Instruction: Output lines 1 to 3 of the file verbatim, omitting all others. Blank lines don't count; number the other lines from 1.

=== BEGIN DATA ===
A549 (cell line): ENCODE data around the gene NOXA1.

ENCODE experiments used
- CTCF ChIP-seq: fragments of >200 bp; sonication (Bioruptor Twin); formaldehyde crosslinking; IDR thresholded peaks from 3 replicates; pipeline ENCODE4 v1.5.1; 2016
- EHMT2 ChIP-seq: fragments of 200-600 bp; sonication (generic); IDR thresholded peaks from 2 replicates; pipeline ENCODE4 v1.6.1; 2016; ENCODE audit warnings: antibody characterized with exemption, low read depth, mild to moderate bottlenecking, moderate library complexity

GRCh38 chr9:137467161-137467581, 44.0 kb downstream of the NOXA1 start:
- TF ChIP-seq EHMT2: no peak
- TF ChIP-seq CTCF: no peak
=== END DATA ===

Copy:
A549 (cell line): ENCODE data around the gene NOXA1.

ENCODE experiments used
- CTCF ChIP-seq: fragments of >200 bp; sonication (Bioruptor Twin); formaldehyde crosslinking; IDR thresholded peaks from 3 replicates; pipeline ENCODE4 v1.5.1; 2016